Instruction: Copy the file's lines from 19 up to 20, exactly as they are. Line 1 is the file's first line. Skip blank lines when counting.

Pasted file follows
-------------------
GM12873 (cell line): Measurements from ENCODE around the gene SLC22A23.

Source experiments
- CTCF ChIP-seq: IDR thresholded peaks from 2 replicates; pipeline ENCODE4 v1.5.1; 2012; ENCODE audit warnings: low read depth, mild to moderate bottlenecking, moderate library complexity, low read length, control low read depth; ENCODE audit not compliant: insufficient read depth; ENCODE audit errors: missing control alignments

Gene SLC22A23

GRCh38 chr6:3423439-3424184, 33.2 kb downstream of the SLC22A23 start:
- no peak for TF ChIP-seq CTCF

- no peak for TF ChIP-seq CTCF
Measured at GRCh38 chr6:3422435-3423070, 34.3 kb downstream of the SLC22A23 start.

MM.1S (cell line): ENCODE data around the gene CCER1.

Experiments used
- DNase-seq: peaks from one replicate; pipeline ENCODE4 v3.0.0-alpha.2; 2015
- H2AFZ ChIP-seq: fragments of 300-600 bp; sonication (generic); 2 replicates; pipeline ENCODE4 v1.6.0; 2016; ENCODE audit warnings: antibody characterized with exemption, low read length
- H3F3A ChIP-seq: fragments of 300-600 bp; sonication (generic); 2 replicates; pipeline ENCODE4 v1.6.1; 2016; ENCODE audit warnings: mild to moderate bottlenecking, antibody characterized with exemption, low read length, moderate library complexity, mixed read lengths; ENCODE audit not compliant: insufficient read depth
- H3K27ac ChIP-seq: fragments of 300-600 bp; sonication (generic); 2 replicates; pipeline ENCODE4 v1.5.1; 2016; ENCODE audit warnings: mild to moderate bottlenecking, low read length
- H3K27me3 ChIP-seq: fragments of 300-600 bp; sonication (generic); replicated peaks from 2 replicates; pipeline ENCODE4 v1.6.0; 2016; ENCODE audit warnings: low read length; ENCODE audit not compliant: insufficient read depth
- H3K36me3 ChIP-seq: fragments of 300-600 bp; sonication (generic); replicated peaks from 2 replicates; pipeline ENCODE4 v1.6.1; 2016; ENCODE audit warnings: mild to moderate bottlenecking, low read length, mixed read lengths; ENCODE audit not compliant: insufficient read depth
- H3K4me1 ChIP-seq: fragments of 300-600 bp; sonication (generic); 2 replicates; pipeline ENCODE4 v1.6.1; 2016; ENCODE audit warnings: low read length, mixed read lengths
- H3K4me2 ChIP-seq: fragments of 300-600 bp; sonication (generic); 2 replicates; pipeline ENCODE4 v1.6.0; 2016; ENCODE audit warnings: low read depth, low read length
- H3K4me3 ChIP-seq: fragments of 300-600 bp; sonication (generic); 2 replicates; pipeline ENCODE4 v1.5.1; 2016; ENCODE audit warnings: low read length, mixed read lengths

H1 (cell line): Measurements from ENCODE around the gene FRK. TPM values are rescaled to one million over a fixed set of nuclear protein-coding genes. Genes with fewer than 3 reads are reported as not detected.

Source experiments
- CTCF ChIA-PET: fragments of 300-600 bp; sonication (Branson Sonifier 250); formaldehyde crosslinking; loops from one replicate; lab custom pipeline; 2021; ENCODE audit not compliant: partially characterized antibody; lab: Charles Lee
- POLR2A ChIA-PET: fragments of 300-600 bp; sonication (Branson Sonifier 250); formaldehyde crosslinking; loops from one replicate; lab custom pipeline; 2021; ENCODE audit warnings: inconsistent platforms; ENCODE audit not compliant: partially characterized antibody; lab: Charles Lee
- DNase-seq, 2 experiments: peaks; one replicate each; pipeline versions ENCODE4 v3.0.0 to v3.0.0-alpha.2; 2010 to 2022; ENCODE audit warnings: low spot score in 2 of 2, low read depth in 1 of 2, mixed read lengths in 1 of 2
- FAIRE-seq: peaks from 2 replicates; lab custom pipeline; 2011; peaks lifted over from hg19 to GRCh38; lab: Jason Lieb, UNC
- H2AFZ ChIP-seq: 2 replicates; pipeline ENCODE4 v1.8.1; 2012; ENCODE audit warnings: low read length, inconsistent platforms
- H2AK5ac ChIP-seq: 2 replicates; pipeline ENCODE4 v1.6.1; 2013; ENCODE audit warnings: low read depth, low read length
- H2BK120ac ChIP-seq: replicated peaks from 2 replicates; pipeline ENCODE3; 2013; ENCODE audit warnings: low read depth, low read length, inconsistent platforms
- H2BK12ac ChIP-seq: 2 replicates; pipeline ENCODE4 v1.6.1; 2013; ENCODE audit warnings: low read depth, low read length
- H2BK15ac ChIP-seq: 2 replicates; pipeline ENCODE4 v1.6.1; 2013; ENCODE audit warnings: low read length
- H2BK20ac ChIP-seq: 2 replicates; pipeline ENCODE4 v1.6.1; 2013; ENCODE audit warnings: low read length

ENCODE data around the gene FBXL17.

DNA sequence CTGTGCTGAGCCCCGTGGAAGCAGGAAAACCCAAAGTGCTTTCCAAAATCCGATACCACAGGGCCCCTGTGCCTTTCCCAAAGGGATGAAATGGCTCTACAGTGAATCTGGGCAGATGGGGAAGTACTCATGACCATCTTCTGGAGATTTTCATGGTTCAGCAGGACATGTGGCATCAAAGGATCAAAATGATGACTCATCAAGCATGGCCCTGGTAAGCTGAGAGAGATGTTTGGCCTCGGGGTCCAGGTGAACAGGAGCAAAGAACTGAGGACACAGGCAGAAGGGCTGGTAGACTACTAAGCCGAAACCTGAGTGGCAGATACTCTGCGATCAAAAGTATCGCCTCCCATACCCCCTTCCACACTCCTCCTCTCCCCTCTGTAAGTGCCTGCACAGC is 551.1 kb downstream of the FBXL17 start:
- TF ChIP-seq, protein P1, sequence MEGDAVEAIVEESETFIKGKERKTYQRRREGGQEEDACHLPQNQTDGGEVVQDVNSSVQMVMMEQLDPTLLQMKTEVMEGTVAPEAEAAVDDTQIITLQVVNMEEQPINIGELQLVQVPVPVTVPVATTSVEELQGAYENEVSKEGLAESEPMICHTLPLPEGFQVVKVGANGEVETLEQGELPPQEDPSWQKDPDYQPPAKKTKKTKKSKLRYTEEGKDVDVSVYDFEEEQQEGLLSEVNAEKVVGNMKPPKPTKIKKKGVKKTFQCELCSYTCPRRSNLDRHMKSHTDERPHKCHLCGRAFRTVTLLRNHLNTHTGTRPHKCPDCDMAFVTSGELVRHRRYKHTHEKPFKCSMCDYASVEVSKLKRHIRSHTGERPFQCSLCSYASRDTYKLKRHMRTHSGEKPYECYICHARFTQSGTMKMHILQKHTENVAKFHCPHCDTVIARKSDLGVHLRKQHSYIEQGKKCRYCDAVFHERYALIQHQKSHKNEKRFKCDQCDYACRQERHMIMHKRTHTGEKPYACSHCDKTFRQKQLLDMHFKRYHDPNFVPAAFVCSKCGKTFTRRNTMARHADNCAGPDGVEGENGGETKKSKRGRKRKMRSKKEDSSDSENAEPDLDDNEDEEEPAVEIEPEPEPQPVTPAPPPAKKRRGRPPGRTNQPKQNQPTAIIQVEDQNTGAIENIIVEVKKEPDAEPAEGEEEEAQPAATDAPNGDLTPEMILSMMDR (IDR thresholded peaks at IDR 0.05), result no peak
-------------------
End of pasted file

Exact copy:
- H3K4me3 ChIP-seq: fragments of 300-600 bp; sonication (generic); 2 replicates; pipeline ENCODE4 v1.5.1; 2016; ENCODE audit warnings: low read length, mixed read lengths

H1 (cell line): Measurements from ENCODE around the gene FRK. TPM values are rescaled to one million over a fixed set of nuclear protein-coding genes. Genes with fewer than 3 reads are reported as not detected.